A big theme behind all of these things is quality. Quality is communicated through touch. Human beings are experts at determining quality just by picking something up. Maybe a business card looks really high-quality, but then we pick it up and notice it’s flimsy and light-weight. Same goes for any kind of product or environmental element.
This goes back, again, to the core brand identity. The way you orchestrate touch is critical to continue communicating consistently with that identity.
#5: What’s Smelled
Food/drink brands again have no problem with this … to some degree.
As a restaurant, the place should be filled with the aroma of the delicious food you’re making. As a coffee shop or brewery, the same rules apply. If for any reason this isn’t the case then you need to make a serious change. The first thing that anyone will do is smell your food before it arrives served to them. If what’s around—not even necessarily caused by the food—doesn’t smell pleasant then their experience has just more or less been ruined.
This is often one of the most underrated areas of branding design, but it’s as important as what’s seen.
If you’re a product, make sure that the products you’re creating don’t have a foul odor to them. It doesn’t matter how affordable or fancy you’re able to smell—smell can ruin it.
Case and point: my brother and eye used to order shoes from a company that sold high-quality, handmade shoes at an affordable price. The catch? Their shoes smelled like straight gasoline. It not only turned us off, but didn’t give us confidence to wear those shoes out in public for fear we would smell like gasoline.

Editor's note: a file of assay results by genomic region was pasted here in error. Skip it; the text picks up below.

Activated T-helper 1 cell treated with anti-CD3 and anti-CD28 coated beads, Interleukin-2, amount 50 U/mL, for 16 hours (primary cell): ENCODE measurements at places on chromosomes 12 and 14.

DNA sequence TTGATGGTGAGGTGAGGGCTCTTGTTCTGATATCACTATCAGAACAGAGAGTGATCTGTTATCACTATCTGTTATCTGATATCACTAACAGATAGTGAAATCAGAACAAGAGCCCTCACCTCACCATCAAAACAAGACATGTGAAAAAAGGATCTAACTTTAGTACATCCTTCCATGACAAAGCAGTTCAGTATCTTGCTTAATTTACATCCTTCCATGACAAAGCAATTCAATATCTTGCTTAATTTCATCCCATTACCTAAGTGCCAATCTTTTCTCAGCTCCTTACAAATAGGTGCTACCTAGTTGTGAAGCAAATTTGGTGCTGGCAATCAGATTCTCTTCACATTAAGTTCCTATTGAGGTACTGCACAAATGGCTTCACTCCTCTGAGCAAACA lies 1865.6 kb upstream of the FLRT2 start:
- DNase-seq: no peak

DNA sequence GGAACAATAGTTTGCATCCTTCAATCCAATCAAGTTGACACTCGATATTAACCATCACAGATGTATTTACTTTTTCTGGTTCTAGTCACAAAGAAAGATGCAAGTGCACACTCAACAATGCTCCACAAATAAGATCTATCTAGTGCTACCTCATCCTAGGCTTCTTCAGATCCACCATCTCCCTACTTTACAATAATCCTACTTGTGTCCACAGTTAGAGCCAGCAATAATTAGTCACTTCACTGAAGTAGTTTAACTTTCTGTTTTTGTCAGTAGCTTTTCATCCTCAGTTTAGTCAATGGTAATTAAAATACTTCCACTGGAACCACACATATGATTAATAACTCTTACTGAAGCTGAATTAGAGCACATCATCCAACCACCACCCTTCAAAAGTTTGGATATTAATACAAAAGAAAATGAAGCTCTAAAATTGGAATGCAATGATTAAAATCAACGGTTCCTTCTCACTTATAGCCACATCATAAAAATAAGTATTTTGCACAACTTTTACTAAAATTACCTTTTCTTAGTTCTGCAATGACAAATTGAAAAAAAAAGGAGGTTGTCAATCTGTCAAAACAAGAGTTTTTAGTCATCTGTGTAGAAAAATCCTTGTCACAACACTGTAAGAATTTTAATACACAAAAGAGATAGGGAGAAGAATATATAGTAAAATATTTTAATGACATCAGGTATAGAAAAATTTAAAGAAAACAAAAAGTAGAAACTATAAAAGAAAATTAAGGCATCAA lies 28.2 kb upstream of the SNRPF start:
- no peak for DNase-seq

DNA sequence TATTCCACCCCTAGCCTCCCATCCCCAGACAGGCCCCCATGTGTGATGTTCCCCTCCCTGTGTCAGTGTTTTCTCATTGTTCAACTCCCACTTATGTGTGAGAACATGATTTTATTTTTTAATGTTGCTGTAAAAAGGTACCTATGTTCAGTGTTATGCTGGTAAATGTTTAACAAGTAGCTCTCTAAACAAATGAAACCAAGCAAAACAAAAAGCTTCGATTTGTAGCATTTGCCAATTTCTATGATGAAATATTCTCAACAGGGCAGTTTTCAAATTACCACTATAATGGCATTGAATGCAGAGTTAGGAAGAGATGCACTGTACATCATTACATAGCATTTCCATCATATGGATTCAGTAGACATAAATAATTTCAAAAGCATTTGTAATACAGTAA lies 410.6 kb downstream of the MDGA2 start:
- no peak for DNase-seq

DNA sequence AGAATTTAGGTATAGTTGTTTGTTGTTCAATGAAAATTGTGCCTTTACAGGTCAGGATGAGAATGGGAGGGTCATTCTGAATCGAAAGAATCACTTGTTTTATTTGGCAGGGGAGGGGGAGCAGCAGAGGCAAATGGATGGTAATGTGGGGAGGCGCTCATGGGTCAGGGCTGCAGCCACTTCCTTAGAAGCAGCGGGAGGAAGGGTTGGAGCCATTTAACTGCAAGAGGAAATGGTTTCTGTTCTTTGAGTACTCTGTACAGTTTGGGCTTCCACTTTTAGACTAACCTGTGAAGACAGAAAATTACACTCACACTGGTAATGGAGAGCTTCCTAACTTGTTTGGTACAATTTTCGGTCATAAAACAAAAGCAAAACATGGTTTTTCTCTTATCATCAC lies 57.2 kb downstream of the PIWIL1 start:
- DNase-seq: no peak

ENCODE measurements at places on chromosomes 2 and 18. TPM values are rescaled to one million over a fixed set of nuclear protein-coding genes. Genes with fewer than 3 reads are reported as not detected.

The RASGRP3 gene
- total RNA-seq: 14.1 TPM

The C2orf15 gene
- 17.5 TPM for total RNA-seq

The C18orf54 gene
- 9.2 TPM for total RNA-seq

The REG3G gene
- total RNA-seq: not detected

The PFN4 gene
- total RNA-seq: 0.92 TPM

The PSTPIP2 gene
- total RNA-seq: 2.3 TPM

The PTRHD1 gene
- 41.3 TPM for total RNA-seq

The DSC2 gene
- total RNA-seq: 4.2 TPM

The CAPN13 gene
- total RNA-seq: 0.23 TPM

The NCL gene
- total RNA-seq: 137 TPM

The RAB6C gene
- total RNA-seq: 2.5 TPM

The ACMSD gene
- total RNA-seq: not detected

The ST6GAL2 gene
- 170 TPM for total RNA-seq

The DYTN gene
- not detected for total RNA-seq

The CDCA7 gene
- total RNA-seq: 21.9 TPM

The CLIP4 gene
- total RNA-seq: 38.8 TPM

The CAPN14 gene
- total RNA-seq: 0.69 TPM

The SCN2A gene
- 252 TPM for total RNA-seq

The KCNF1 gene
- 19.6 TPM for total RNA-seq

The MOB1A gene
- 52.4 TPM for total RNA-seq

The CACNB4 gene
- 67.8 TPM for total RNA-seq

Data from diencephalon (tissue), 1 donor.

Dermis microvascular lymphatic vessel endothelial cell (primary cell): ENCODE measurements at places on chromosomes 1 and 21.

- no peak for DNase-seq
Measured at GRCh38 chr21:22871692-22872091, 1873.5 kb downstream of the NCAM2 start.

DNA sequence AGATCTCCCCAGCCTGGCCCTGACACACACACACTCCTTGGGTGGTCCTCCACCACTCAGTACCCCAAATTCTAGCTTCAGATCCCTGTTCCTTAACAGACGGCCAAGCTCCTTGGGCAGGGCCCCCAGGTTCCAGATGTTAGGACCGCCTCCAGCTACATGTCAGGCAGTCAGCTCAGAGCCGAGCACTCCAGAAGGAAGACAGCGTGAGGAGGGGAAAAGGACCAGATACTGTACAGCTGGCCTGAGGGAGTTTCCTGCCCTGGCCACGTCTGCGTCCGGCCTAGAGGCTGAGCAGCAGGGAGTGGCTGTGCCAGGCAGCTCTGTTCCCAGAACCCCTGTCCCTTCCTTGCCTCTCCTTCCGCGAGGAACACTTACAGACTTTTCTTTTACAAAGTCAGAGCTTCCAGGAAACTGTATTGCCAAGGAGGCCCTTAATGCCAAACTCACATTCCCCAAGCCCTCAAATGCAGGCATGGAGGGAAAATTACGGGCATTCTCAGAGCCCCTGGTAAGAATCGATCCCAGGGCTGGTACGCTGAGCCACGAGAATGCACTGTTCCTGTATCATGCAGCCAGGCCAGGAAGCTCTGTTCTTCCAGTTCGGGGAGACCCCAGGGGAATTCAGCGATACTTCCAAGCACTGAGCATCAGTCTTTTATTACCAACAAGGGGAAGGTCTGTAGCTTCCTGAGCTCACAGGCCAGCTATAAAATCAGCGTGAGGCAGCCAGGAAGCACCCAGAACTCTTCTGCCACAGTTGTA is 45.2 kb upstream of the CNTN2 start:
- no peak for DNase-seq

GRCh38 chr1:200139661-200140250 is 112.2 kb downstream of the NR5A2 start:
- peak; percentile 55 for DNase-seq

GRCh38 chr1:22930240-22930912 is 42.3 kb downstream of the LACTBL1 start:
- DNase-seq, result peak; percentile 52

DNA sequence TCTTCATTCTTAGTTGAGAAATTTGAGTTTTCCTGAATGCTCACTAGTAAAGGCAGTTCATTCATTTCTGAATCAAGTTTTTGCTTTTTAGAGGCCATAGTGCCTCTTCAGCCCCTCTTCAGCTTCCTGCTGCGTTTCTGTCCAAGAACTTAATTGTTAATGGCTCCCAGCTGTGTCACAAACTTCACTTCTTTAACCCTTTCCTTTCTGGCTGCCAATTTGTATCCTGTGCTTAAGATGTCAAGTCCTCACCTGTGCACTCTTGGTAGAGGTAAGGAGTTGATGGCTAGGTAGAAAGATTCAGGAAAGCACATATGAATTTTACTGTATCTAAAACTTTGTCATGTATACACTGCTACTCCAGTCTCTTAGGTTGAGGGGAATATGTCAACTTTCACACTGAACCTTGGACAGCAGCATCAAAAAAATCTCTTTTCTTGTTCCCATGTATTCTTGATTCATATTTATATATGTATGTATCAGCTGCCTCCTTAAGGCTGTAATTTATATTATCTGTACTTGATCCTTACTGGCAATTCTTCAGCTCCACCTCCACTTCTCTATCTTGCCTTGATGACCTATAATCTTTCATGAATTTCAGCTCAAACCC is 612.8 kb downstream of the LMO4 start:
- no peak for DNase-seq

It wasn’t an isolated incident. We tried re-ordering and re-ordering, but every pair that came our way smelled like gasoline. The root was at the brand’s assembly. Whatever they were using or doing was causing the odor. We returned the shoes and never ordered again based on smell alone.
The morale of the story here is to pay attention to how your product smells. If it reeks, you’re going to face obstacles.
For Other Brands
Again, this might be another case where you’re sitting there wondering, “How does this apply to me?”
What’s smelled might play a more subtle role in your brand’s identity, but it’s important to evaluate. Smell can turn people off pretty fast.
A school I used to attend used to utilize vinegar-based cleaning products for cleaning on the campus. You could always tell when things were cleaned because—as you can guess–everything reeked of vinegar.
They did this to save money, but I wonder if it was worth the savings. What kind of impression will a visitor get of the school if they can’t help but sniff the foul odor of vinegar everywhere?
On another front, what does your office smell like? Does it reek of last week’s lunch? Maybe you haven’t taken the trash out for a while and that place is good and ripe. This isn’t going to fair well for any visitors.
#6: What’s Thought and Felt
Thought and feelings are sensory elements drawn from the overall experience.
What people think and feel about your brand is the total of what they see, hear, taste, touch and smell.
For your brand, some of elements might happen first, followed by the rest. For you, someone might discover you online, see your website. Then, maybe they’ll set up a phone call and hear what you have to say. From that, they might come into the office where they smell, touch and taste the environment.
It’s More Than Just That Though—It’s How You Act
This is a sensory area for a reason. Beyond influencing the other senses, your brand can directly influence what people think and feel about you by your actions.
How did your brand behave as a result of that crisis? Of that disgruntled customer? Of that injustice? Of that situation? Of that need?
All of these are direct factors contributing to what people will think, feel and ultimately say about your brand.
Go Craft Intentionally
Again, it’s important to thoroughly evaluate and intentionally influence these areas. Branding design should craft an experience in alignment with the core brand identity. By accounting and strategizing for these areas, you’ll communicate your story effectively and consistently at every turn.
The result? Outrageous success.